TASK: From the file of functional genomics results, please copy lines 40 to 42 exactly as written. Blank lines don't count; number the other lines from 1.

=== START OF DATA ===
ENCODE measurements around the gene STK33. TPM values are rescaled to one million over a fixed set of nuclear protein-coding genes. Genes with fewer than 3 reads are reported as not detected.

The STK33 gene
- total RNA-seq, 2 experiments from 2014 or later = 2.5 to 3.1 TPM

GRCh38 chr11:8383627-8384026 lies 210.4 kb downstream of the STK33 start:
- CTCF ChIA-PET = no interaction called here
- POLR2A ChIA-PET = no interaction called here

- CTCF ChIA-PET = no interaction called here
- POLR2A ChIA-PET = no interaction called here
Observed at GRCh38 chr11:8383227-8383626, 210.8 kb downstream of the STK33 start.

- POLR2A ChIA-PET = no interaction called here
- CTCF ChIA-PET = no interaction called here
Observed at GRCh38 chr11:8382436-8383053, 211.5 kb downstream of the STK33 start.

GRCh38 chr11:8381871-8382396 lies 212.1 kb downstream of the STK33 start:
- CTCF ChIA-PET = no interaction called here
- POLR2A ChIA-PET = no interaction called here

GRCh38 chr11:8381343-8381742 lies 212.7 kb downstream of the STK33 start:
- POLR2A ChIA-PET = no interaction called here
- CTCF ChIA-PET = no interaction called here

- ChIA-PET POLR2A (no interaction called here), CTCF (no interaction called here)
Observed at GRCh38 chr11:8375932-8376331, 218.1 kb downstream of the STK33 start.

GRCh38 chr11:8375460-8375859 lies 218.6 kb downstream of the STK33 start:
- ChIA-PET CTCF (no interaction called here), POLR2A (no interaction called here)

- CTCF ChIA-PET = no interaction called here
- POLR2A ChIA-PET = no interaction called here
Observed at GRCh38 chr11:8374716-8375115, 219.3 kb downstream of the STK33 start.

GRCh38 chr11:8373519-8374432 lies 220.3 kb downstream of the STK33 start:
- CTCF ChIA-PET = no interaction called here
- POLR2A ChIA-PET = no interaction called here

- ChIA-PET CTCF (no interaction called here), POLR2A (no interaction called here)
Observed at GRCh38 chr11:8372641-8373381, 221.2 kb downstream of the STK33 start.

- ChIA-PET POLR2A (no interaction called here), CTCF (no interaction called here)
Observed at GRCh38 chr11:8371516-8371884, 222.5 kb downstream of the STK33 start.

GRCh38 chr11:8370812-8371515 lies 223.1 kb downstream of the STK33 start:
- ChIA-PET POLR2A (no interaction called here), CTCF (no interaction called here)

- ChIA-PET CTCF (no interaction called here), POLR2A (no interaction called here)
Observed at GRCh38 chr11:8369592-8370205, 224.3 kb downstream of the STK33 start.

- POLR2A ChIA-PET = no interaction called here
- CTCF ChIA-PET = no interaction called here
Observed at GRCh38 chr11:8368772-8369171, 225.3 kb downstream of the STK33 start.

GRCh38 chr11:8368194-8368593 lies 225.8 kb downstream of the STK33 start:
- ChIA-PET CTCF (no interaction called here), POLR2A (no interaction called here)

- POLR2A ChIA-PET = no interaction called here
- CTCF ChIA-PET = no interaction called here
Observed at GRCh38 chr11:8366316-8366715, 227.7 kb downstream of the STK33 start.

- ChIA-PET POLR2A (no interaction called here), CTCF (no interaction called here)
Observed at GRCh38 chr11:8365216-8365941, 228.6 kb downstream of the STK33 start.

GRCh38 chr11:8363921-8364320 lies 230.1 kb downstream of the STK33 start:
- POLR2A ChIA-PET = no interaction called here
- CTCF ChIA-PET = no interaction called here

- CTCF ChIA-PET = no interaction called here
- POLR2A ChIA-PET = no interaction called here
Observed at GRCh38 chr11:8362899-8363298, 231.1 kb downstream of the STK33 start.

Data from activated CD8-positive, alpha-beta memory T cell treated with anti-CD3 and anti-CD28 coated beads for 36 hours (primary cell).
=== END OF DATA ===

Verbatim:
GRCh38 chr11:8368194-8368593 lies 225.8 kb downstream of the STK33 start:
- ChIA-PET CTCF (no interaction called here), POLR2A (no interaction called here)

- POLR2A ChIA-PET = no interaction called here